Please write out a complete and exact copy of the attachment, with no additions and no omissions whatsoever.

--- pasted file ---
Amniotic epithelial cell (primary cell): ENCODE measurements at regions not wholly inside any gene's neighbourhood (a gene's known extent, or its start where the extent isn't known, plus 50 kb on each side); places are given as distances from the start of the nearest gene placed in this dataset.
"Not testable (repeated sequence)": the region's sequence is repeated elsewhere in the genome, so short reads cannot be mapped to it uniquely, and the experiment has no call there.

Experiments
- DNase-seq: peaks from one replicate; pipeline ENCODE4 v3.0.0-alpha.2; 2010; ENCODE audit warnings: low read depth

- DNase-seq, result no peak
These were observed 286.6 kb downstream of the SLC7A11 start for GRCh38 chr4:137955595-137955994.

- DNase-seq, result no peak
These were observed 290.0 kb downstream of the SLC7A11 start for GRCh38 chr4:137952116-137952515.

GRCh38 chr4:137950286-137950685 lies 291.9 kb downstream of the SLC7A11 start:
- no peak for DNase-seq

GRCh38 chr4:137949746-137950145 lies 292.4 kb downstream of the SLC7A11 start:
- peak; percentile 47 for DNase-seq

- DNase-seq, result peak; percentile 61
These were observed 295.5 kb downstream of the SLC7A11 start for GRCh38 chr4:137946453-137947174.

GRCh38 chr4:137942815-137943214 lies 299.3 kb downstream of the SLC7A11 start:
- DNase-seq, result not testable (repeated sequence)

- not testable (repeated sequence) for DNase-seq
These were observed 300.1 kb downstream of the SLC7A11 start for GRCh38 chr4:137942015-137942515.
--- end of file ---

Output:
Amniotic epithelial cell (primary cell): ENCODE measurements at regions not wholly inside any gene's neighbourhood (a gene's known extent, or its start where the extent isn't known, plus 50 kb on each side); places are given as distances from the start of the nearest gene placed in this dataset.
"Not testable (repeated sequence)": the region's sequence is repeated elsewhere in the genome, so short reads cannot be mapped to it uniquely, and the experiment has no call there.

Experiments
- DNase-seq: peaks from one replicate; pipeline ENCODE4 v3.0.0-alpha.2; 2010; ENCODE audit warnings: low read depth

- DNase-seq, result no peak
These were observed 286.6 kb downstream of the SLC7A11 start for GRCh38 chr4:137955595-137955994.

- DNase-seq, result no peak
These were observed 290.0 kb downstream of the SLC7A11 start for GRCh38 chr4:137952116-137952515.

GRCh38 chr4:137950286-137950685 lies 291.9 kb downstream of the SLC7A11 start:
- no peak for DNase-seq

GRCh38 chr4:137949746-137950145 lies 292.4 kb downstream of the SLC7A11 start:
- peak; percentile 47 for DNase-seq

- DNase-seq, result peak; percentile 61
These were observed 295.5 kb downstream of the SLC7A11 start for GRCh38 chr4:137946453-137947174.

GRCh38 chr4:137942815-137943214 lies 299.3 kb downstream of the SLC7A11 start:
- DNase-seq, result not testable (repeated sequence)

- not testable (repeated sequence) for DNase-seq
These were observed 300.1 kb downstream of the SLC7A11 start for GRCh38 chr4:137942015-137942515.